Ik leef posithiv

Posithiv leven: je eigen weg zoeken en vinden in je leven met hiv.  Ben jij ook op zoek, of al een stuk op weg? ShivA biedt ondersteuning. Op deze site lees je van alles over posithiv leven, over wat je zoal tegen kunt komen, en over de inspiratie van anderen. Je kunt ook je eigen verhalen toevoegen, en, als je dat wilt, met ons verder praten. ShivA loopt een stukje mee als je wilt!

zin-om-door-te-praten

A good friend makes the heart glad

Eventually Tatyana could not stand the suspense; she had noticed for a while that some men kept staring at Bianca. She swallowed a large gulp of wine for some Dutch courage and asked Bianca if she still had sex. Bianca laughed and answered ‘Of course, darling, I do. I have the same red blood that you have. But I am more careful about it because I try to protect others from getting HIV and myself from other STDs. I know that many people think contracting HIV is the worst thing that could happen and that it means that they cannot have sex or children but it isn’t. Whenever I meet a guy I really like and who is also into me I explain the situation to him and take him to meet my nurse and from there on its pretty normal. Of course there are some guys who will disappear the moment I mention HIV but I’ve grown to accept it.’

Tatyana was amazed and yet curious so she asked ‘Is it ok for you to drink alcohol even while you are using the medication?’ Bianca thought for a couple of seconds and said ‘honestly I have not yet asked my doctor about that but I have been drinking moderately for the past five years and I have never experienced any severe reactions so I guess it’s okay. Maybe I’m wrong, but... I guess I haven’t given it much thought.’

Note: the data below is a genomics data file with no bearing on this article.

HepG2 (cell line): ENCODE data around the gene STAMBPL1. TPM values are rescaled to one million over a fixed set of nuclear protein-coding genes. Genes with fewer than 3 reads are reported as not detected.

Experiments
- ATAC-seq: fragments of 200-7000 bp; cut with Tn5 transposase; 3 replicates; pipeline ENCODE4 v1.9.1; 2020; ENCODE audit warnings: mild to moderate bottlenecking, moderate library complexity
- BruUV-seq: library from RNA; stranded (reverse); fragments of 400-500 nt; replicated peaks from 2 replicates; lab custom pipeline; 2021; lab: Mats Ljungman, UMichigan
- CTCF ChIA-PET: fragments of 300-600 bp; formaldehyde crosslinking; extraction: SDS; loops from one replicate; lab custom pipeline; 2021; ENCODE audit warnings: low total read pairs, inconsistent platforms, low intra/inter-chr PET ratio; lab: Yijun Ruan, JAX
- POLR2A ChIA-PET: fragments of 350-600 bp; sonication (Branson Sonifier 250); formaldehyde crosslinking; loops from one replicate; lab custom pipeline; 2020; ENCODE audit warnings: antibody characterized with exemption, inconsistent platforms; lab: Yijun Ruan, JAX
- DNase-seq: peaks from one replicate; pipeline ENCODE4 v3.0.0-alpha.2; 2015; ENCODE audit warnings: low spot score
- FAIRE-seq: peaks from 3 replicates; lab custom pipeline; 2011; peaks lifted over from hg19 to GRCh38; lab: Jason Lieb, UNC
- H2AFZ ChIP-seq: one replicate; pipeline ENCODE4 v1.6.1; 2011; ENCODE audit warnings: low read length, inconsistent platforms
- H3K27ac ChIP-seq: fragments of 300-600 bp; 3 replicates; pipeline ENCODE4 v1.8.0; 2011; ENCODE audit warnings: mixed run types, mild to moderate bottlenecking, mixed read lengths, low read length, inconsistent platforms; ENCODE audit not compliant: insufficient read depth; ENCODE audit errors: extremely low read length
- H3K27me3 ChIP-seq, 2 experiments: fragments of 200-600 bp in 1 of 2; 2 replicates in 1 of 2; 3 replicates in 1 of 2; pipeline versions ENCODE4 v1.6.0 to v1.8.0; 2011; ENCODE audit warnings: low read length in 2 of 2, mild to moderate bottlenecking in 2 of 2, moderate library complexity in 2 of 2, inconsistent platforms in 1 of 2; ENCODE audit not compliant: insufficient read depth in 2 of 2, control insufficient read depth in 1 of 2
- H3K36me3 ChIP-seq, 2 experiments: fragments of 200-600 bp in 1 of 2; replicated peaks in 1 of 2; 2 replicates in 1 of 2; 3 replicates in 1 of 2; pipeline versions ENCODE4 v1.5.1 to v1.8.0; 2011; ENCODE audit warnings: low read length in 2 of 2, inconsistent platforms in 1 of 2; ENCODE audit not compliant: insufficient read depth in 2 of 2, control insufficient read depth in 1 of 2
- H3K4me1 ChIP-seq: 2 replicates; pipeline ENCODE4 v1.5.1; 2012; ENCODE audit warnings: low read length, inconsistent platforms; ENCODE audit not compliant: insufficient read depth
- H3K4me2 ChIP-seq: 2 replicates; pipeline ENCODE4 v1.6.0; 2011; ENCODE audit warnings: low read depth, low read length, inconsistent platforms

Tatyana marvelled to herself over how much she had learnt from Bianca in a relatively short period of time and was sure that they would become really good friends. Beyond that she was moved by how Bianca lived her life with such enthusiasm. Prior to their meeting she had always imagined that people living with HIV were either terminally ill or condemned to a life of perpetual despondence, but now she knew better. She was thankful that fate had brought her in contact with Bianca. She was a simple example of someone who had refused to be labelled by an illness of a handicap.
Later that night as they parted ways Tatyana invited Bianca for dinner at her home the following week and she accepted. As they hugged goodbye, Bianca felt relieved, she had taken a gamble to reveal her status and she was pleased that Tatyana had not only understood but had also welcomed her unto her home. She had not detected any hint of revulsion from Tatyana. She had come to watch out for, expect and tolerate those expressions of mild revulsion. But unlike many people to whom she had revealed her status, Tatyana seemed genuinely accommodating and friendly. Bianca knew that it was people like Tatyana that made life easier and a lot less gloomy for people with HIV.
As Bianca cycled home that night, she remembered one of her mother’s favourite sayings: A good friend makes the heart glad. She was delighted that she had made a new friend simply by being open about her status. Her heart certainly was glad and it almost seemed as though the world was brighter and more colourful.